At the same time, comfort is prioritized over performance. If you're expecting a vehicle that's as fun to drive as a Mazda3, or even the CX-5, prepare to be a bit disappointed as, despite the engine's willingness, acceleration is hindered by the aging 6-speed automatic. And while the CX-9's chassis is entertaining, size still matters. Tipping the scales at 17 pounds over the 2 ton mark, a base front-wheel-drive CX-9 outweighs a Mazda3 and FWD CX-5 by 1,250 and 676 lbs, respectively. While offering kudos to Mazda for wringing fun out of a vehicle this size, the laws of physics still prevail.
2019 Mazda CX-9 prices
2019 Mazda CX-9 pricing starts at $33,325 for the FWD Sport trim, and tops out at $46,710 for the Signature trim finished in optional Machine Gray Metallic.
Base Sport models come well-equipped and feature the usual power bits along with 18-inch alloy wheels, LED headlights (auto on/off), daytime running lights, taillights, and mirror-mounted turn signals, rear privacy glass, keyless push-button start, 3-zone automatic climate control, leather-wrapped steering wheel and shift knob, 7-inch touchscreen, Bluetooth, and Aha, Pandora, and Stitcher integration.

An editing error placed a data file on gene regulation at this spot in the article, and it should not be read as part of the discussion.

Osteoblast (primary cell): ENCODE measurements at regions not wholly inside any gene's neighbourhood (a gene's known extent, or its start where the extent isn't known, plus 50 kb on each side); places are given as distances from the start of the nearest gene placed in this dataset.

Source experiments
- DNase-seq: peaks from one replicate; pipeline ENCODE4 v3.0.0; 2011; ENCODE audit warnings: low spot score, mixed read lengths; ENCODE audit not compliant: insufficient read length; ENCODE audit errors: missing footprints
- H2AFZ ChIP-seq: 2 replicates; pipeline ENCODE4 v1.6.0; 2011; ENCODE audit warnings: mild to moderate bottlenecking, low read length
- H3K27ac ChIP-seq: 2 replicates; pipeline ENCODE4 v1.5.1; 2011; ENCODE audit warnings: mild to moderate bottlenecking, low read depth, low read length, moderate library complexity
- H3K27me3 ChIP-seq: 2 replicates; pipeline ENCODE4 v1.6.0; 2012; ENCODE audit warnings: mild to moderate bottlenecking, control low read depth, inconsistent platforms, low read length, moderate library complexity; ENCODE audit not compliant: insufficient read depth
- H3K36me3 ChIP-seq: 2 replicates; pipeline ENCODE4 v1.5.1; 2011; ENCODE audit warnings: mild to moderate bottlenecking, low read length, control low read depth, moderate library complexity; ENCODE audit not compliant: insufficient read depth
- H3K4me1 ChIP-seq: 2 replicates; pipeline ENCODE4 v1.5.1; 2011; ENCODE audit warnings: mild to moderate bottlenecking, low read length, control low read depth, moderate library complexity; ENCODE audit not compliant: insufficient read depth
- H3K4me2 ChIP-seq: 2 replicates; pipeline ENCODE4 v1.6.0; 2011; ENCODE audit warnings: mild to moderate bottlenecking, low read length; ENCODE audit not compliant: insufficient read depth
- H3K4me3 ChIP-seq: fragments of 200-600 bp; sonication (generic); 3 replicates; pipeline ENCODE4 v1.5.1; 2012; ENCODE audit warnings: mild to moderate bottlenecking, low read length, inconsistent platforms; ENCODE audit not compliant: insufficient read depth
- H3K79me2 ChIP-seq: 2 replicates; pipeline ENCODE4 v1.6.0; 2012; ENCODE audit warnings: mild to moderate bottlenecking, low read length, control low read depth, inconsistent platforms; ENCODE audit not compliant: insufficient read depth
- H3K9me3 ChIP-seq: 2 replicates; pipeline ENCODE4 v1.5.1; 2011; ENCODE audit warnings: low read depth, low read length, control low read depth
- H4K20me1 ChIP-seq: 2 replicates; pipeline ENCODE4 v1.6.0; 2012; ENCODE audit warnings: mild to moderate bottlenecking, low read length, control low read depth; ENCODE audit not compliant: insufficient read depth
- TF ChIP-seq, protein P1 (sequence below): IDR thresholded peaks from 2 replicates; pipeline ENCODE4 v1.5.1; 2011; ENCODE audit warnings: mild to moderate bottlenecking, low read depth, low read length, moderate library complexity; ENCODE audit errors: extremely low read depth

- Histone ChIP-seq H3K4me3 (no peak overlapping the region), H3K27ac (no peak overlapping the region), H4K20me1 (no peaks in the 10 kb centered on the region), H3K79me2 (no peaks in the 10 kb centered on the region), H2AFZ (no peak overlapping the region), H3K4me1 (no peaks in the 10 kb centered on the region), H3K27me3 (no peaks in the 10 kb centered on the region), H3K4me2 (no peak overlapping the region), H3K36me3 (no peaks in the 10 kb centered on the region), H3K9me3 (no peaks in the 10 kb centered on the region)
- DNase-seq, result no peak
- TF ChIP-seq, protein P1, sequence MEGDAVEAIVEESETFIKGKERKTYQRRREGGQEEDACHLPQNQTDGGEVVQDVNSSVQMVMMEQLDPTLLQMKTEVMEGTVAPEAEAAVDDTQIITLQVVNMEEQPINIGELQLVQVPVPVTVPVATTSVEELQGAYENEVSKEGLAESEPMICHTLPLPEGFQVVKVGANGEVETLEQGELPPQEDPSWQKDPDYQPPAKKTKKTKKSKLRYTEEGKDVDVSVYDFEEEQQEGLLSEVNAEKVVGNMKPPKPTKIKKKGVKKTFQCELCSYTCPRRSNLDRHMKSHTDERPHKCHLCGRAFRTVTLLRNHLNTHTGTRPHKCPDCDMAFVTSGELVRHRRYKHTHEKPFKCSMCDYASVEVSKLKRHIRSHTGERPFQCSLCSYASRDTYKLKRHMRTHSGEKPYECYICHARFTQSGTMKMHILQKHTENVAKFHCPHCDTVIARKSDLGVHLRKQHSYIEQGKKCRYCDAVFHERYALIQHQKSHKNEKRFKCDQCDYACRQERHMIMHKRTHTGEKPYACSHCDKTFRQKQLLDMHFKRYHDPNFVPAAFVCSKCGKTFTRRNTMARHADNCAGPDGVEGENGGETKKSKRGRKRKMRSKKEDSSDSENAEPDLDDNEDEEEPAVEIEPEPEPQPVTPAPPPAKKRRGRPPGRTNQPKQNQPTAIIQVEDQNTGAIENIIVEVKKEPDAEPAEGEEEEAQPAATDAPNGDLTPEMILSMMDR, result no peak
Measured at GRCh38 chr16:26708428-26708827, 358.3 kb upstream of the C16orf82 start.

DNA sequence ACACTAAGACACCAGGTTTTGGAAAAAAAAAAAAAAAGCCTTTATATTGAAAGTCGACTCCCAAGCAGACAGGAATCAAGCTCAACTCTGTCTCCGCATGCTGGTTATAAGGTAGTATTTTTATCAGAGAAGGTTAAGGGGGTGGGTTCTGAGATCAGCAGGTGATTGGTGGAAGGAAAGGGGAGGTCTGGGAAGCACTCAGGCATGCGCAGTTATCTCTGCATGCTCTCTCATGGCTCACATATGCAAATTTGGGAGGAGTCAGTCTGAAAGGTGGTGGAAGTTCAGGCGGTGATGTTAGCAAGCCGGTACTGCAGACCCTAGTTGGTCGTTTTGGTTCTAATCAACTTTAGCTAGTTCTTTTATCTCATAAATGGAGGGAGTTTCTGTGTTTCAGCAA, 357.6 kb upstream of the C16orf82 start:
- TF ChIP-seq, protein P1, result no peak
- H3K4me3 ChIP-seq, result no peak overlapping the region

Standard advanced safety features include low-speed automatic emergency braking, and blind spot monitoring with rear cross-traffic alert. The $1,290 Power Driver's Seat And I-Activsense Package adds a power driver's seat with power lumbar, heated front seats and outside mirrors, automatic headlights with high-beam assist, lane keep assist, lane departure warning, adaptive cruise control with stop & go, all-speed automatic emergency braking, low-speed automatic emergency braking with pedestrian detection, and rain-sensing wipers.
As for trim level, we'd forego the Grand Touring model's larger 20-inch wheels, auto-folding outside mirrors, wider LED interior illumination, heated steering wheel, ventilated front seats, head-up display, and front and rear parking sensors, as well as the Signature trim's LED grille lighting, Nappa leather seats, and Santos Rosewood interior trim.